Wage and Hour Claims


As an employer, state and federal laws establish how much an employee can work and how an employee must be compensated for those hours worked. Failing to follow these laws allows an employee to sue the employer, and in some instances, the employer could be subjected to civil and/or criminal penalties.

A majority of the wage and hour disputes are due to:

  • The employee not receiving the correct amount on their paycheck;
  • The employee not being paid on time;
  • The employee not being paid for the time they actual worked.

An employer, however, may have legal defenses to a wage and hour claim. Common defenses include:

  • The employer is exempt from these laws;
  • The employer had a legitimate and well-intended reason for violating the law;
  • The employer acted in conformity with and in reliance on any written administrative regulation/order/or interpretation of the Wage and Hour Division of the U.S. Department of Labor.

The lawyers of Dias Law Firm, Inc. have over 50 years of combined experience in Employment Law. Whether you are an employee who believes your employer is in violation of the labor laws, or you are an employer who has had a wage and hour claim filed against you, contact the Dias Law Firm, Inc. and let us help fight for your rights.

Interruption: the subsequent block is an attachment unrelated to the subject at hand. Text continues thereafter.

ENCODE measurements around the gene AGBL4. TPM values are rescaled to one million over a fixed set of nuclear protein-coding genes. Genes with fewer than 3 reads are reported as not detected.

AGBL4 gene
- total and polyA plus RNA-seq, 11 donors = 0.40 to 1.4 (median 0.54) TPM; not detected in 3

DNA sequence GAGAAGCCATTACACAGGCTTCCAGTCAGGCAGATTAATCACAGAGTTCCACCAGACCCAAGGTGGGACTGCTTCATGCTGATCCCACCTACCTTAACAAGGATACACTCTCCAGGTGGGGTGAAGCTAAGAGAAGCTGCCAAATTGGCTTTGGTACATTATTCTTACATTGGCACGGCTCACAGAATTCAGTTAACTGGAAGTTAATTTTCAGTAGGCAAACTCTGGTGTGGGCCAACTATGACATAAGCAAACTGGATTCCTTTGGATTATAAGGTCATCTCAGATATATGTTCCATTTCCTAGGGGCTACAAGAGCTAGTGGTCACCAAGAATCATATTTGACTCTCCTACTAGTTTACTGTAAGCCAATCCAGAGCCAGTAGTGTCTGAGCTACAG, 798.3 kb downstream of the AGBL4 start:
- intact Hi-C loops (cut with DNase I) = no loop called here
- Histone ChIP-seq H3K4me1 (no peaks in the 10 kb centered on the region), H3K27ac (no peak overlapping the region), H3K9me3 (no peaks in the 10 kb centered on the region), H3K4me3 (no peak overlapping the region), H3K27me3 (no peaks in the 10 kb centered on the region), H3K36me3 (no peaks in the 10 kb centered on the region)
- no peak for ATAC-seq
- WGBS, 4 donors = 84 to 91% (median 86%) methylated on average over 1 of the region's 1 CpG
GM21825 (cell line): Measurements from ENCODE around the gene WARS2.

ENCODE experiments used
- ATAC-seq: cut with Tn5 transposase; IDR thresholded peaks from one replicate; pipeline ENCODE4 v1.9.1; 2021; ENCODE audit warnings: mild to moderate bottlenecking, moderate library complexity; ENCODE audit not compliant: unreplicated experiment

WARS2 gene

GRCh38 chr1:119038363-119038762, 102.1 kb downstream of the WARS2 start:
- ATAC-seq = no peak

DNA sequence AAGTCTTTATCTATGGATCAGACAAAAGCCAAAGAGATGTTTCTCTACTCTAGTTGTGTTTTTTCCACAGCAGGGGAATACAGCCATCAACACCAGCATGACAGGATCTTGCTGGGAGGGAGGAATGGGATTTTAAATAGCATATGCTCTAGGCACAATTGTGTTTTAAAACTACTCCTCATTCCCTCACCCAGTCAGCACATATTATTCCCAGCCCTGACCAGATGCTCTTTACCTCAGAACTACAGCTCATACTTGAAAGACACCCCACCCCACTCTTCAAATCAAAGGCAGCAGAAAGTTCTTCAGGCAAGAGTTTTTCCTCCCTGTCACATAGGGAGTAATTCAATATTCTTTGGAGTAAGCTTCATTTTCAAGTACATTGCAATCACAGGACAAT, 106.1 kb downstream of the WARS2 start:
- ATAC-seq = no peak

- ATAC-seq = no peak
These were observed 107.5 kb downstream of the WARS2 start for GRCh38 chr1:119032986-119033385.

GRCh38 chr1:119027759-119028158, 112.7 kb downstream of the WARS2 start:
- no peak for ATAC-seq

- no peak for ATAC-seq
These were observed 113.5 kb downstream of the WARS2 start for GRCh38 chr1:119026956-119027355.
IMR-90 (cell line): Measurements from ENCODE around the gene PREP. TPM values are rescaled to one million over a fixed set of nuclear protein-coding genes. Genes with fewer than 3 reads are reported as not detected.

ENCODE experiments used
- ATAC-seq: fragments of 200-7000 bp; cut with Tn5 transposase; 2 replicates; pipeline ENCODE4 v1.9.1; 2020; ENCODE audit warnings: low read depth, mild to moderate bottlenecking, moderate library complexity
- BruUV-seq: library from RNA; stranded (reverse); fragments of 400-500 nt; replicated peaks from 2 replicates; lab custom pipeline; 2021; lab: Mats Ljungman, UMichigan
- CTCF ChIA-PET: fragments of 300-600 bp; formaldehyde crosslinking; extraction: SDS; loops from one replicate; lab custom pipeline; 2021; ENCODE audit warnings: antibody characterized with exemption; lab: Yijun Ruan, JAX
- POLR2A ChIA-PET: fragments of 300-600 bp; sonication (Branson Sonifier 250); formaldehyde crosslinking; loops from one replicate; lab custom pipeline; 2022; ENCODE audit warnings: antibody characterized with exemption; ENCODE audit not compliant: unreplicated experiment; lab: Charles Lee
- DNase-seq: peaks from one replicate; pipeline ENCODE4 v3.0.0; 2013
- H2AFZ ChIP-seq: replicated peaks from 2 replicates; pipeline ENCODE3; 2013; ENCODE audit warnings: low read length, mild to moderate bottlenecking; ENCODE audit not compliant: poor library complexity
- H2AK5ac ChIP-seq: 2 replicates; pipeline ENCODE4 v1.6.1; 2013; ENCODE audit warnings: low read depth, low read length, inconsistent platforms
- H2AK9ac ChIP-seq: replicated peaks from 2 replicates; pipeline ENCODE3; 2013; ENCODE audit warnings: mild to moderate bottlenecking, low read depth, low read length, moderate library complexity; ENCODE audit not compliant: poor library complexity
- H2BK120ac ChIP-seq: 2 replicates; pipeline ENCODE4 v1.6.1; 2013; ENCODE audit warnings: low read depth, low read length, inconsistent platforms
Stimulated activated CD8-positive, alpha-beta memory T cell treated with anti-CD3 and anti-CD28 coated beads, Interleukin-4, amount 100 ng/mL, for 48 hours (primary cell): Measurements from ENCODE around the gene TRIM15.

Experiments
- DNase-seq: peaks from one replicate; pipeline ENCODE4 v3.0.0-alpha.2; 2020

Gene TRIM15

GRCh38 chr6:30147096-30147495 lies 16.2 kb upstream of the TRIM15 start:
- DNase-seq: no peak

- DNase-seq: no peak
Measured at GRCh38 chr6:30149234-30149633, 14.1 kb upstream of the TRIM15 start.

By: Andrea M. Chapman, Esq.


For the general public:  This Blog/Web Site is made available by the law firm publisher, Dias Law Firm, Inc., for educational purposes.  It provides general information and a general understanding of the law, but does not provide specific legal advice. By using this site, commenting on posts, or sending inquiries through the site or contact email, you confirm that there is no attorney-client relationship between you and the Blog/Web Site publisher. The Blog/Web Site should not be used as a substitute for competent legal advice from a licensed attorney in your jurisdiction.

For attorneys:  This Blog/Web Site is informational in nature and is not a substitute for legal research or a consultation on specific matters pertaining to your clients.  Due to the dynamic nature of legal doctrines, what might be accurate one day may be inaccurate the next.  As such, the contents of this blog must not be relied upon as a basis for arguments to a court or for your advice to clients without, again, further research or a consultation with our professionals.